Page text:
Samsung boosts NAND flash memory capacity

Company alters traditional chip configuration to pack more memory into an even smaller unit.

Samsung Electronics on Monday announced a new design for NAND flash memory chips that will pave the way for a more powerful memory card--good news for consumers seeking more storage space in digital cameras, MP3 players, USB drives and smart phones.

Improvements in NAND flash memory --the data storage method used in a wide array of consumer electronics devices--are key, as today's buyers continue to demand increased functionality from smaller products.

Samsung says the tiny new 32-gigabit NAND flash chips are the first made with circuit elements 40 nanometers wide. These new, smaller chips can be used to make a 64GB card capable of holding 40 DVD-quality movies or 16,000 typical-size MP3 songs. (Currently, most data storage cards hold between 1GB and 4GB.) The new Samsung development will help with digital photography storage as megapixels and photo file sizes continue to increase.

The chip design described on Monday incorporates a new technology called Charge Trap Flash, or CTF, which will allow future circuit elements to be made even smaller and the manufacturing process to be more efficient, Chang Gyu Hwang, president and CEO of Samsung's semiconductor business, said at a Monday press conference in Seoul, Korea. Samsung said the new structure will enable the process to be eventually refined to 20 nanometers, further increasing the memory size of portable digital gadgets. No date is set for its release yet, the company said.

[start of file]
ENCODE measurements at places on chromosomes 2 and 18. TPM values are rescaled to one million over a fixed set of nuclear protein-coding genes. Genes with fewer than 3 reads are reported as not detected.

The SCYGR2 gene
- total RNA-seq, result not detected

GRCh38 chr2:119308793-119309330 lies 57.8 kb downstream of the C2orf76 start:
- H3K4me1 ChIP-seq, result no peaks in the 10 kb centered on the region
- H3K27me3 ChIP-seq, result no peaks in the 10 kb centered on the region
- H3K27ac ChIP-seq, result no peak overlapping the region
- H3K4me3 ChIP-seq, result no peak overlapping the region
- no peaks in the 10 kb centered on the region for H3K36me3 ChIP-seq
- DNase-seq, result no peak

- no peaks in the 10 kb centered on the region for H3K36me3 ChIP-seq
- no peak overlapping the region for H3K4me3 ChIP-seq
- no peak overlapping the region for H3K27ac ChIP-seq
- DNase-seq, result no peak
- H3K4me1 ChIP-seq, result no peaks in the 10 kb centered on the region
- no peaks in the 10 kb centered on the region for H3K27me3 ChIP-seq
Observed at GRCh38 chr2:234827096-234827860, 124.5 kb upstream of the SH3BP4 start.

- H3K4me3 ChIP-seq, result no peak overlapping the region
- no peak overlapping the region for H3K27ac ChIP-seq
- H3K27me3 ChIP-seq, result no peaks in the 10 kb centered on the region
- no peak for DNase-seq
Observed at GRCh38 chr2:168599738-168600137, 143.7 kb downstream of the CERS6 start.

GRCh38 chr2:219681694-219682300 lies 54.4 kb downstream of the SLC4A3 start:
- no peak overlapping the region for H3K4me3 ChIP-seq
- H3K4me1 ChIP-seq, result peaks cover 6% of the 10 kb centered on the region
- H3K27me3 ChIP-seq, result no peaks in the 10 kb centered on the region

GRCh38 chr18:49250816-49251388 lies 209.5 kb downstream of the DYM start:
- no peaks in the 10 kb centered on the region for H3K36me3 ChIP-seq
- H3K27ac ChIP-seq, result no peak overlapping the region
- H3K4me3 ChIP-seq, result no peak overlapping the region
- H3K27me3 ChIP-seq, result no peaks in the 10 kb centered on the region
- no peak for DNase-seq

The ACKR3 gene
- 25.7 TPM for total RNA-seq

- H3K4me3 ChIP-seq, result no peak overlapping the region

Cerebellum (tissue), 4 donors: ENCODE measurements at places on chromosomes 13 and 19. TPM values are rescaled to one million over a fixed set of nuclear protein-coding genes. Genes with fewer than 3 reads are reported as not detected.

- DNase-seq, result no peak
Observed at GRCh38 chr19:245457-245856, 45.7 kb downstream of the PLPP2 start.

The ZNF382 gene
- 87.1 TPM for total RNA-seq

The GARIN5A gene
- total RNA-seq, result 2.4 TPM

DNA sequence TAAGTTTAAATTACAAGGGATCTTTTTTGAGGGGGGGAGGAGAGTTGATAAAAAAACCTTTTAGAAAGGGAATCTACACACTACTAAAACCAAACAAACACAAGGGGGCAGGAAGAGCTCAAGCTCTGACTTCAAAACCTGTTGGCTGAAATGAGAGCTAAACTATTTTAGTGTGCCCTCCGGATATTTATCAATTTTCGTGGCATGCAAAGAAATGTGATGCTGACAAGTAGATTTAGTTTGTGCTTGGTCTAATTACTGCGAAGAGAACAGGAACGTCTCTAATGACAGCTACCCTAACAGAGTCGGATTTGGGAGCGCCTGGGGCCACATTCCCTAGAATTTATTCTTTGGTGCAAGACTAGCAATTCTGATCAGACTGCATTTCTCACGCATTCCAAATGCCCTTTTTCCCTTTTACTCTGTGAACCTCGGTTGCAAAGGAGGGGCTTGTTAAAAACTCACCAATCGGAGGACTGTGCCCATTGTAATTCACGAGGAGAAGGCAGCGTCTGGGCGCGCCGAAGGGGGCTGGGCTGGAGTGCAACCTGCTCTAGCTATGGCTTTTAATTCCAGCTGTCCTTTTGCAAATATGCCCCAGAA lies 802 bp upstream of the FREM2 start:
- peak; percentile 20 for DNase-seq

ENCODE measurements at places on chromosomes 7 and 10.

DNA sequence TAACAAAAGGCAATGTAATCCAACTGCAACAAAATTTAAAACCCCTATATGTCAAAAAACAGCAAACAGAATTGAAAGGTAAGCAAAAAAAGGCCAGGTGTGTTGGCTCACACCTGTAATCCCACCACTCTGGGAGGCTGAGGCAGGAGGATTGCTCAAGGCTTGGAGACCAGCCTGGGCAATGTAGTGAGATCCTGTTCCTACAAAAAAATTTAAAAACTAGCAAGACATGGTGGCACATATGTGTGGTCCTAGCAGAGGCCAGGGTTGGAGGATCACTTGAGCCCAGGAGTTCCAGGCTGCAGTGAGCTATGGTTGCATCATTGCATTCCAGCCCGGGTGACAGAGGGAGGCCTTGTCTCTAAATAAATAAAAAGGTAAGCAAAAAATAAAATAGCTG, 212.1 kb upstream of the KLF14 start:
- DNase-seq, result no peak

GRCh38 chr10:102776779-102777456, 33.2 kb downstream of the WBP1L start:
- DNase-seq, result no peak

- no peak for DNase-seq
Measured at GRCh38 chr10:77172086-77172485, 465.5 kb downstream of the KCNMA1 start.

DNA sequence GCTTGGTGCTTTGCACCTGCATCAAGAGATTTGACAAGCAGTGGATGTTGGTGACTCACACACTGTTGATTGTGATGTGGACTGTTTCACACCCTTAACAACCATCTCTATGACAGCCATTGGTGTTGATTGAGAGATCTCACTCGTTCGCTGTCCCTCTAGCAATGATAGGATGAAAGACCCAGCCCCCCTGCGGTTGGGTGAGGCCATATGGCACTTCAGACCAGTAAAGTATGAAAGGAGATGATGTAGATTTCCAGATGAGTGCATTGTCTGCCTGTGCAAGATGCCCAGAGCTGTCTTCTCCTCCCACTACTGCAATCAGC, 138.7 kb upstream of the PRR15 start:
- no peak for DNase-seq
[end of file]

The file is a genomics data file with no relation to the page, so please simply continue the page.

This latest development from the market leader in memory chips follows the New Memory Growth Theory that memory density will double every 12 months, which Hwang first presented in 2002. Last year, Samsung announced it had made a 16-gigabit NAND flash device .

In June, Samsung also released, in Korea only, its first .

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Erica Ogg is a CNET News reporter who covers Apple, HP, Dell, and other PC makers, as well as the consumer electronics industry. She's also one of the hosts of CNET News' Daily Podcast. In her non-work life, she's a history geek, a loyal Dodgers fan, and a mac-and-cheese connoisseur.

 

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